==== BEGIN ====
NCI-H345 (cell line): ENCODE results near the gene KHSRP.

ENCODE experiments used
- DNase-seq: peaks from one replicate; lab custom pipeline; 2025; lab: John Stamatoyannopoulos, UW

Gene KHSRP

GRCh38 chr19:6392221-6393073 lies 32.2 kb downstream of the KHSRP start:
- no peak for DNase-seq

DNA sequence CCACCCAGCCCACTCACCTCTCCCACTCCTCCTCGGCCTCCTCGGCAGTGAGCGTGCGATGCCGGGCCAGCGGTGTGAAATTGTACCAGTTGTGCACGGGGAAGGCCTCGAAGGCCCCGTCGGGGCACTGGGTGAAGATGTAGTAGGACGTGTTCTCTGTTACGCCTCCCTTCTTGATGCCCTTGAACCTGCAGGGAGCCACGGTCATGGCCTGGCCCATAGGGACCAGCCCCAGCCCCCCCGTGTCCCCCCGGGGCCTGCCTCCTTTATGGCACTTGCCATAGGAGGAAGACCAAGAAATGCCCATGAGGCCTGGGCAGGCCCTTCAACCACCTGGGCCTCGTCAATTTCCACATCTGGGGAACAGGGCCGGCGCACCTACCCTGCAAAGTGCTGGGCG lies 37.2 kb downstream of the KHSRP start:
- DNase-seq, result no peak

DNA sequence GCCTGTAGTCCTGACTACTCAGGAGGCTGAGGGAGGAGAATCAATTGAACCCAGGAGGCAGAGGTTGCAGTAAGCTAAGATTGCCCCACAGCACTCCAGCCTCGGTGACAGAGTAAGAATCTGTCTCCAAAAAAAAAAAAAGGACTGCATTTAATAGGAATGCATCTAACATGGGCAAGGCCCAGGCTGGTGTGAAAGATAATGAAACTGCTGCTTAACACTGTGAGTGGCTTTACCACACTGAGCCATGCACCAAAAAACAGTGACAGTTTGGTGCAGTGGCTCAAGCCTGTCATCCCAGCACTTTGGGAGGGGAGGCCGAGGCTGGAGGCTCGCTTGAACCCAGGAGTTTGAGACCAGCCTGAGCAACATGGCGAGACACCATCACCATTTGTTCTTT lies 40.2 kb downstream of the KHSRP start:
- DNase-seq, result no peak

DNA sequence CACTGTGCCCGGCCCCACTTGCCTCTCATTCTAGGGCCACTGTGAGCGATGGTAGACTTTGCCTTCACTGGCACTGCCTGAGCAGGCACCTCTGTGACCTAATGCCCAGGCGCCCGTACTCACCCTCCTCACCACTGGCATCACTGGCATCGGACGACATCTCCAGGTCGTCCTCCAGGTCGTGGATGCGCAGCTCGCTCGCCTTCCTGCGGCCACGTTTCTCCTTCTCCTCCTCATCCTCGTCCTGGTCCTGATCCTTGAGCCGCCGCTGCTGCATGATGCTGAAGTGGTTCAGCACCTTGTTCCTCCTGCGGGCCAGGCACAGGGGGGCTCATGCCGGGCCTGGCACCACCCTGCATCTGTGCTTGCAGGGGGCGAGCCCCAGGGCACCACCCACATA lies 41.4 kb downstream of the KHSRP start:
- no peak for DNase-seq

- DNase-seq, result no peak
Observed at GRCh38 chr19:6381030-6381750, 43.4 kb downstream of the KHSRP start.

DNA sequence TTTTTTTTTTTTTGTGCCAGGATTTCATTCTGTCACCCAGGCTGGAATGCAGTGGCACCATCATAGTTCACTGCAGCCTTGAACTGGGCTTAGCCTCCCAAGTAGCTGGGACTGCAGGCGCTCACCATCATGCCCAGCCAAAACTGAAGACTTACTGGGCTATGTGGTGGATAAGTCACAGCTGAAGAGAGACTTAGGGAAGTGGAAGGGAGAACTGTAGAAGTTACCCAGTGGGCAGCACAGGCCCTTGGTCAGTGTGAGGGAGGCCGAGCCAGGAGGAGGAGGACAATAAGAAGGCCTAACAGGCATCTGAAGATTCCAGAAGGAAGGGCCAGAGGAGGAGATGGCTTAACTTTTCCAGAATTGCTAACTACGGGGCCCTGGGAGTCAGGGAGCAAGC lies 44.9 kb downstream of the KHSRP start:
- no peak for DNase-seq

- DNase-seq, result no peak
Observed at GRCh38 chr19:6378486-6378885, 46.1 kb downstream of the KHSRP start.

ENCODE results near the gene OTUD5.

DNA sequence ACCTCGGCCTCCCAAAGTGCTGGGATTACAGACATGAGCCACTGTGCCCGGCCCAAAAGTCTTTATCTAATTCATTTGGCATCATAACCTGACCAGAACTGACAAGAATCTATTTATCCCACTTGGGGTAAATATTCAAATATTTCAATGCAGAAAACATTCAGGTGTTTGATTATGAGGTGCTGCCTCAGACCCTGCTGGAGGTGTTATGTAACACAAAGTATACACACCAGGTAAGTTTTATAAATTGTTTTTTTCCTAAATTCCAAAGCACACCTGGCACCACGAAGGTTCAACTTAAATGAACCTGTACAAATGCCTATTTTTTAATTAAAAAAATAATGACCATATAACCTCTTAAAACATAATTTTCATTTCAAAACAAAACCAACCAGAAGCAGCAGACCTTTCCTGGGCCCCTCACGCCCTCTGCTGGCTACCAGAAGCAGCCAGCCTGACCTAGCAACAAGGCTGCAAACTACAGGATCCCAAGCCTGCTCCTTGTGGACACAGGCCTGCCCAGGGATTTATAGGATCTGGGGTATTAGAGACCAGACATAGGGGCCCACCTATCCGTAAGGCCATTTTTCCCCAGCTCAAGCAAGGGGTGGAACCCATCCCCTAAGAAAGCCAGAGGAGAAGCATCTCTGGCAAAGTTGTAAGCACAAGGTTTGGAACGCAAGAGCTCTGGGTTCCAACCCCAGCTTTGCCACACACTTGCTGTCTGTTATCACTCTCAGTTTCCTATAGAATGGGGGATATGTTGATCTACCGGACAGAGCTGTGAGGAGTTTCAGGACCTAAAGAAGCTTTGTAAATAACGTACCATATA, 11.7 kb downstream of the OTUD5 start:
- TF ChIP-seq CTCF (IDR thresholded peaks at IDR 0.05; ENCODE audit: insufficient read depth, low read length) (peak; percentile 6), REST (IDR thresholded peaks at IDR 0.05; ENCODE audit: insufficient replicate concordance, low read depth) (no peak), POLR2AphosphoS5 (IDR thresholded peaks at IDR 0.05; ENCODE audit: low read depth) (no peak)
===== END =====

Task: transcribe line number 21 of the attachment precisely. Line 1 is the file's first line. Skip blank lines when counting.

- TF ChIP-seq CTCF (IDR thresholded peaks at IDR 0.05; ENCODE audit: insufficient read depth, low read length) (peak; percentile 6), REST (IDR thresholded peaks at IDR 0.05; ENCODE audit: insufficient replicate concordance, low read depth) (no peak), POLR2AphosphoS5 (IDR thresholded peaks at IDR 0.05; ENCODE audit: low read depth) (no peak)